Hong Kong: Economic growth defies slowdown fears to accelerate in Q3
November 11, 2016
Hong Kong’s economy found solid footing in the third quarter after a troubled start to the year had raised concerns of further deceleration. GDP expanded 1.9% in Q3 over the same quarter last year, which was above the 1.7% increase recorded in Q2 and a marked improvement over Q1’s 0.8% rise. The print beat market expectations, which had seen the economy growing 1.5% in the third quarter.
The strong reading in the third quarter saw domestic drivers making a return as household spending increased its contribution to GDP for the first time in four quarters and fixed investment rebounded and grew at the highest rate in over three years. A healthy job market underpinned domestic demand and a recovery in the stock and housing markets buttressed higher local spending. This prompted private consumption to grow 1.2% in Q3, which was a notable improvement over Q2’s 0.5% expansion. Stimulus efforts by Hong Kong’s authorities in the face of weak external demand have also led to strong government consumption in recent quarters, which nonetheless decelerated to a one-year low in Q3. Government spending expanded 3.3% in the third quarter, a notch below the second quarter’s 3.5% increase. Fixed investment rebounded in the third quarter following four consecutive quarters of contraction, and recorded a 6.0% increase (Q2: -5.0% year-on-year). A well-performing property market buttressed construction activities while machinery and equipment acquisition reverted to strong growth in Q3. A buildup of inventories also contributed strongly to Q3’s GDP figure, with PMIs for the July to September period pointing to mounting stocks of materials.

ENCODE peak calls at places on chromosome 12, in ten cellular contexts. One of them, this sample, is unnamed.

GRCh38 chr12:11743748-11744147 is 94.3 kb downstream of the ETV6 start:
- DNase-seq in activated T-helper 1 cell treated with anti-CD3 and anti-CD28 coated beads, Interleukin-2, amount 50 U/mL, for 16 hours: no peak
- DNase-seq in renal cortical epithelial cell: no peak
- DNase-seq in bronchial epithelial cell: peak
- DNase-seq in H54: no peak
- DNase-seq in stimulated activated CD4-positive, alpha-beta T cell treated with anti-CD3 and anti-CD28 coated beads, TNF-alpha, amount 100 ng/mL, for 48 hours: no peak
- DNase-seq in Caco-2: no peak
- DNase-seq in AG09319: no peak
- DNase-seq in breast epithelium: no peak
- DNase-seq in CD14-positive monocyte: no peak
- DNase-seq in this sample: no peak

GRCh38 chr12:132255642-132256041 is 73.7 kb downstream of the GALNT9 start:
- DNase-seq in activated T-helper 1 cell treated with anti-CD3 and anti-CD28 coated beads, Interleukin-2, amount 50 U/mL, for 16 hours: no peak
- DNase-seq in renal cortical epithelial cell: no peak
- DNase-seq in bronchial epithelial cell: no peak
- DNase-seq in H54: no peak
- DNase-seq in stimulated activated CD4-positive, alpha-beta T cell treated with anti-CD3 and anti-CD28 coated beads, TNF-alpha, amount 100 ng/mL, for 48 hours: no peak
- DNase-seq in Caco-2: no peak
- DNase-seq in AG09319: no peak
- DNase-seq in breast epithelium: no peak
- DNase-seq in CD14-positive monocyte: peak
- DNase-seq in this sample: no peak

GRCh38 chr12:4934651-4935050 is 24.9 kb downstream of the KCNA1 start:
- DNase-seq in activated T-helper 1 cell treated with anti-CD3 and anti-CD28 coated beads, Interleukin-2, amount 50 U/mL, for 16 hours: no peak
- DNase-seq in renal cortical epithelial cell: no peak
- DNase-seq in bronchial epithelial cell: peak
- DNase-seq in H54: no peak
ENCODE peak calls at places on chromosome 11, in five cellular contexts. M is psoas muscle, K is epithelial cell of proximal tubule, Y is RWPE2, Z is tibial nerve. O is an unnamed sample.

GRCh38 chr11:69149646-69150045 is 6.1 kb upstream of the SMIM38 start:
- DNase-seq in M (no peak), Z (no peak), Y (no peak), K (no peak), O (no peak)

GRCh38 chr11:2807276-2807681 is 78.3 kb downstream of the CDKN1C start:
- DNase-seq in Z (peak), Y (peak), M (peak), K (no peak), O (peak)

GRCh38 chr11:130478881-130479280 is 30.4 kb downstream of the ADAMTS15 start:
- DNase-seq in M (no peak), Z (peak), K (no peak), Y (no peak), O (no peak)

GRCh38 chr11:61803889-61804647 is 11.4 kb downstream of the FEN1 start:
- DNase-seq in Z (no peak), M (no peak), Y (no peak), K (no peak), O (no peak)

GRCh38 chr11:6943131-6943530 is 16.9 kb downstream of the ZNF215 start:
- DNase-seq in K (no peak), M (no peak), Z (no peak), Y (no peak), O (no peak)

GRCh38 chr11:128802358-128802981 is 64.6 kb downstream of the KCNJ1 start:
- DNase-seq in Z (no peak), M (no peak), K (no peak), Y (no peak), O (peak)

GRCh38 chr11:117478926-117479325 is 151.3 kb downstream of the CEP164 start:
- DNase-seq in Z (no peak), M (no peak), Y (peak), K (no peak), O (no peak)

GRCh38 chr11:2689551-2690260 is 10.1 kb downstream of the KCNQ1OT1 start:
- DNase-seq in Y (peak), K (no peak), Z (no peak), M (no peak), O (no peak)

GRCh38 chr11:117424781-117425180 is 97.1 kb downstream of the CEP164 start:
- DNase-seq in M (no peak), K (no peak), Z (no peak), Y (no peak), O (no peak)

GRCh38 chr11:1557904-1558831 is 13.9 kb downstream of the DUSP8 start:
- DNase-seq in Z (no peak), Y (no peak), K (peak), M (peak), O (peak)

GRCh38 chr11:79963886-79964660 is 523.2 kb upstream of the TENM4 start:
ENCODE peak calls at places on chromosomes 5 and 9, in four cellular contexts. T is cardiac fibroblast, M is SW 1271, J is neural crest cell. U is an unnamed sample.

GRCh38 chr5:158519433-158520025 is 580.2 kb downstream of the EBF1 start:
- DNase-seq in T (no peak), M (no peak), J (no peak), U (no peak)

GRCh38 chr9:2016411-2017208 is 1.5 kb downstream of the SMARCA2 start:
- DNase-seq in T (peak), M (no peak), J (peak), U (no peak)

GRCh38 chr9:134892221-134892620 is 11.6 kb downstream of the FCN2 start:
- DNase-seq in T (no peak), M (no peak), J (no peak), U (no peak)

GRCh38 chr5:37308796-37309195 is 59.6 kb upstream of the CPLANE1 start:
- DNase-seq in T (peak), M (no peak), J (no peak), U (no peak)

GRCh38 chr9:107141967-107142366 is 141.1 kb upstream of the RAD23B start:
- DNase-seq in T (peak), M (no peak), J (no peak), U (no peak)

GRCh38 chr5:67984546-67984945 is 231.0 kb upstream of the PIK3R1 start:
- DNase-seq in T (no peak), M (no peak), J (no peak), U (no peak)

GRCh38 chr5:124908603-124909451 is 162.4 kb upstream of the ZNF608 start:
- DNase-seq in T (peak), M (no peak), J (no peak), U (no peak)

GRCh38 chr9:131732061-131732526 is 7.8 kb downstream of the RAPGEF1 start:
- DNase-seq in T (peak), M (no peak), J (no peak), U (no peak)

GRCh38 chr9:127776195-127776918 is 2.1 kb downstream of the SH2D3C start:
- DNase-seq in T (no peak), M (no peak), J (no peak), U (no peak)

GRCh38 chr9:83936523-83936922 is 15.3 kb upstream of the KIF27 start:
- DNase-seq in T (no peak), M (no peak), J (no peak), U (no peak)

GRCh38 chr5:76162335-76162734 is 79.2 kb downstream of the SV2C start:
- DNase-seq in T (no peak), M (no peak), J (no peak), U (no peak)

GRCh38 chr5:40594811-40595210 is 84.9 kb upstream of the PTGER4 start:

On the external side of the economy, exports of goods and services were up 1.1% in Q3 (Q2: +0.6% yoy), the largest increase in over two years. This was the result of gradual stabilization in regional trade flows, particularly in mainland China, where recent data pointed to another year of robust growth. However, exports of travel-related services remained sluggish as a result of subdued tourist arrivals to the island. Imports of goods and services increased at a faster rate than exports, recording a 2.3% increase in the third quarter, notably above the second quarter’s 0.4% rise. As a result, the external sector’s net contribution to overall economic growth fell heavily from plus 0.4 percentage points in Q2 to minus 2.4 percentage points in Q3, the worst result in four and a half years.
On a quarter-on-quarter basis, Hong Kong’s economy grew a seasonally-adjusted 0.6% in Q3, which was notably below Q2’s 1.6% increase.
Despite this quarter’s robust growth, several factors threaten Hong Kong’s economic performance. Recent measures aimed at cutting short a housing market bubble are likely to make their way into the economy, hampering growth in private spending and investment. In addition, recent PMI readings for the fourth quarter point to decreases in inventories, which will prevent a sustained contribution of stocks to GDP. In the political arena, heightened tensions with China and the aftermath of the U.S. presidential elections could further tilt risks to the downside, as Nomura research analyst Young Sun Kwon comments:
“The US policy agenda could pose further downside risk as Hong Kong is the entrepot for a significant amount of business between China and the US. Declining trade volumes would be negative for local business. Concerns over US protectionism and a deteriorating relationship with China could be hugely detrimental to the financial sector and property markets.”
Author: David Ampudia, Economist